Community Newsletter: Q&A forum: What can I do to stop spam?

by: Lee Koo (ADMIN) September 28, 2007 12:55 PM PDT

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What can I do to stop spam?

by Lee Koo (ADMIN) ModeratorCNET staff - 9/28/07 12:55 PM

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I'm not what you would call an experienced user, and this is the first time I've encountered this problem. Is there any way that I can get rid of a whole list (was recently on holiday for a month and there were 350 of these!)of spam from people (all seemingly with real names!), wanting to increase the size of my xxxxxxx, give me my winnings from lotteries, sell me cheap pharmaceuticals, give me a new mortgage--and a whole lot of other stuff. I delete them without opening them and wonder if I shouldn't open them to find an unsubscribe button? Is the only solution to change my e-mail address? I've had this one for a long time, and that might create some interesting glitches. It's only within the past couple of months that these delights have been showing up, and it seems to be increasing at a horrifying rate! How did this all start? What can I do to stop it? Any suggestions? Thank you!

--Submitted by CNET member Jo B.


Answer voted most helpful by our community newsletter readers

Dealing with SPAM...


Jo,

DO NOT, UNDER ANY CIRCUMSTANCES, UNDER PAIN OF DEATH, NEVER, EVER, EVER SEND A REPLY TO SPAM!!!!!!! Not even if you think your life depends on it.

With that disclaimer out of the way, I'll tell you why. Spammers sometimes send out an email with a destination that's "close" to your email address. For instance, your email might be job@somewhere.com. The spammer might send one out to jobS@somewhere.com - note the extra S. Many email servers, thinking they're doing you a favor, will automatically forward such emails your way, thinking the sender may have misspelled your email address by mistake. It happens.

So what happens when you open spam and worse yet, send a reply? You're doing something that puts a smile on the spammer's face. You're VALIDATING your email address. Even if that spammer is "honest" enough to not send anything your way, they WILL sell their list to others and now they can actually TARGET you for far more spam than you can shake a stick at.

And if you think that's bad enough, it gets worse. MANY bits of spam have nasty payloads attached to them in the form of viruses and other crapware that can infect and slow down your system. All you have to do is open them and due to vulnerabilities in Windows, IE, Firefox, etc..., you can get infected - even if your AV is up to date.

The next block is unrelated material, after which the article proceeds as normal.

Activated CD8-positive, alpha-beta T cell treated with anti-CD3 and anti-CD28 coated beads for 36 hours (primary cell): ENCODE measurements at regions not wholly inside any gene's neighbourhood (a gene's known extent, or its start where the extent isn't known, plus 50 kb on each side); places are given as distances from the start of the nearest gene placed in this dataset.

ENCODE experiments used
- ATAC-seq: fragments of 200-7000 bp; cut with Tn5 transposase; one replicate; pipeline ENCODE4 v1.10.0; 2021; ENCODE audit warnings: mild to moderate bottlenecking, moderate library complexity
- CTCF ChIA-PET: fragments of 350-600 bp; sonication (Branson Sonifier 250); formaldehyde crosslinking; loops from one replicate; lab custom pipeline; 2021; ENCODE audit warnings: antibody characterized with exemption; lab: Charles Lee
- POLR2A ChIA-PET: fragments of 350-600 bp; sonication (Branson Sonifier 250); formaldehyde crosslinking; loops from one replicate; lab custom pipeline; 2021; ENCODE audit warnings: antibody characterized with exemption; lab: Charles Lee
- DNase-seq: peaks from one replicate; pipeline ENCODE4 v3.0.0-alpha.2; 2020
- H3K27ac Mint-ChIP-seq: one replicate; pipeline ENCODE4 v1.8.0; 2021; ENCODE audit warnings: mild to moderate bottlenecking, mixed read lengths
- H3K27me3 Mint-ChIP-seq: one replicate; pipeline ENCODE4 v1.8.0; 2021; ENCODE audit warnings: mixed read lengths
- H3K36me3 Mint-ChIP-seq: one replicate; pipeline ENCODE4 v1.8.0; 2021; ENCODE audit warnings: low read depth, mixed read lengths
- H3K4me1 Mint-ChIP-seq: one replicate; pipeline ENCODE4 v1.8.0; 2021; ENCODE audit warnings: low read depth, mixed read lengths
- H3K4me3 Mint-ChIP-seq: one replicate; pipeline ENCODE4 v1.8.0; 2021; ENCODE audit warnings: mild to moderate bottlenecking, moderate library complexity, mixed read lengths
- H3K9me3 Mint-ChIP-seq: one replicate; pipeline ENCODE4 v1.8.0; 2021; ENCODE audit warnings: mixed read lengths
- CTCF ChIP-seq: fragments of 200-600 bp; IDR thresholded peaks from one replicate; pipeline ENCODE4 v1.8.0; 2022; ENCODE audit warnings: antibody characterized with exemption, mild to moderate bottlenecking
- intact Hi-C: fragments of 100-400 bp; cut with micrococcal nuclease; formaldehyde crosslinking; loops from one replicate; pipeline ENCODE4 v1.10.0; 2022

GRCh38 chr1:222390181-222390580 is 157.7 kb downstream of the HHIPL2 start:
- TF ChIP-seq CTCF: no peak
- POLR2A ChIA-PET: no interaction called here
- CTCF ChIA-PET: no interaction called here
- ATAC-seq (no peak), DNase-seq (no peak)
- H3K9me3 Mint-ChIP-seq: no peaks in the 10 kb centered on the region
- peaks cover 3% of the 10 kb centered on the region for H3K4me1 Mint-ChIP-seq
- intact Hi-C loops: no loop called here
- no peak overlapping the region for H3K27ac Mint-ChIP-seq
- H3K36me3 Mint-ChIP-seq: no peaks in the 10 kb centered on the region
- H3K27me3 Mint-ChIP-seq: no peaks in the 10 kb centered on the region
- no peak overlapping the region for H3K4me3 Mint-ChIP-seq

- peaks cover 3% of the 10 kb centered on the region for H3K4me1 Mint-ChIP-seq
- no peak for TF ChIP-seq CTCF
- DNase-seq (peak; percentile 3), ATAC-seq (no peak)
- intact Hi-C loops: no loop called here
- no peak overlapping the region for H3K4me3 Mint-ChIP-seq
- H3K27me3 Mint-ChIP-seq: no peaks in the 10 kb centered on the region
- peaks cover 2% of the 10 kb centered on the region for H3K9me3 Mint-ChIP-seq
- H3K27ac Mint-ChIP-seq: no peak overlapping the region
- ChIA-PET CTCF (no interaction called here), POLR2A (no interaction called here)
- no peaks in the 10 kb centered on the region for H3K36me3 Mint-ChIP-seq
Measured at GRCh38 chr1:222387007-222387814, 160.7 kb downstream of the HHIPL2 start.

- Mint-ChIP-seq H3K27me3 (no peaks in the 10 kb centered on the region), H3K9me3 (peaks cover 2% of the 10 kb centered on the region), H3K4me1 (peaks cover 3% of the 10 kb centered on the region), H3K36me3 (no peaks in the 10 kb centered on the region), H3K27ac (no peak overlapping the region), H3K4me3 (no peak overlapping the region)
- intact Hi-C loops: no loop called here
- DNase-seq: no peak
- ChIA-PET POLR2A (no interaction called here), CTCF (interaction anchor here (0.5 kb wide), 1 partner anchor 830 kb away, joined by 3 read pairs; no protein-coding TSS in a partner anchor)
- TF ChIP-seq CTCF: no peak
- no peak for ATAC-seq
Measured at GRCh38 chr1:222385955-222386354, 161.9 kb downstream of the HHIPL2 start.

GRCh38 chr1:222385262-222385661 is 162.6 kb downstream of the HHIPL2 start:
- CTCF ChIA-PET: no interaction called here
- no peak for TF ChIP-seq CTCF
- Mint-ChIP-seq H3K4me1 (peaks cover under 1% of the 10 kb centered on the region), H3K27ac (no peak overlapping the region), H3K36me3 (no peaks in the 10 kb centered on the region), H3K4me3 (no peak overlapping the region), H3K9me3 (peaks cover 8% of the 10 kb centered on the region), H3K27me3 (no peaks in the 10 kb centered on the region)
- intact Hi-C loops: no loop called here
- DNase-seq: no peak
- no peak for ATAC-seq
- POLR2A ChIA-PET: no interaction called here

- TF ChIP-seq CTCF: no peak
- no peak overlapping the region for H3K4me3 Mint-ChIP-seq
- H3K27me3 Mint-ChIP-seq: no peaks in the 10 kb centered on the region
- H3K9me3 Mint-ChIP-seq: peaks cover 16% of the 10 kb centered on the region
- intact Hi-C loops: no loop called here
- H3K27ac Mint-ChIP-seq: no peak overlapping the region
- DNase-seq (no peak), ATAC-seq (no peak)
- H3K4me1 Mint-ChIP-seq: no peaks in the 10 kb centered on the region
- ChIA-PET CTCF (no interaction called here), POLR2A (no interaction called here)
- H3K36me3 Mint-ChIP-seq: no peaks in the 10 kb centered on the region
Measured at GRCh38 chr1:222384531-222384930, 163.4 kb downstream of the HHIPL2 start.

Third, they may also contain tracking elements - tiny 1 pixel x 1 pixel graphic images that log your opening and downloading of the email. More often than not, they log your IPA address.

Even if the email itself is "harmless", more often than not you won't find any "unsubscribe" links - just a link that WILL more often than not lead to very dangerous web sites that can infect your system with some sort of downloader or other nasty malware.

Changing your email address is not a long term solution either. Ok... You will, no doubt, in the short term, make your inbox seem quite empty. But as you pass out the new email address to the sites you normally visit, and if any of those sites are unscrupulous and desperate enough to SELL their email lists to other people, odds are, you'll be back to square ONE - namely the vast volume of spam in the inbox. This, btw, is more often than not how the whole spam cycle starts. You visit a site, you sign up for a newsletter, and they sell your email address as a part of their list to one of their "affiliates" who in turn may sell it to someone less scrupulous. And that person will sell it to even lower forms of human scum and so forth.

Sadly, there's no easy way to stop spam. As long as even 1 in a million people actually open and out of desperation, stupidity, or by way of some other brain fart, click on the link and god help them spend money on the spammer's sites, the spam will keep on multiplying.

As PT Barnum once wisely spake, "There's a sucker born every minute." Unfortunately, this is still true. If it weren't true, spam wouldn't be an issue. Spammers, like anyone else in business, do it because there's money in it for them.

The bottom line - it's best to delete spam wholesale, sight unseen, punitively, without mercy or giving it a second thought. It's a fact of modern life like getting up in the morning and going to work. And done right, you never have to get past the sender's name and the subject of the email. Just highlight the whole batch, look through it and find and unmark those that are legit and send the rest of the spam where it belongs - oblivion.

http://forums.cnet.com/5208-10149_102-0.html?forumID=7&threadID=265952&messageID=2595024#2595024

--Submitted by CNET member Wolfie2k5

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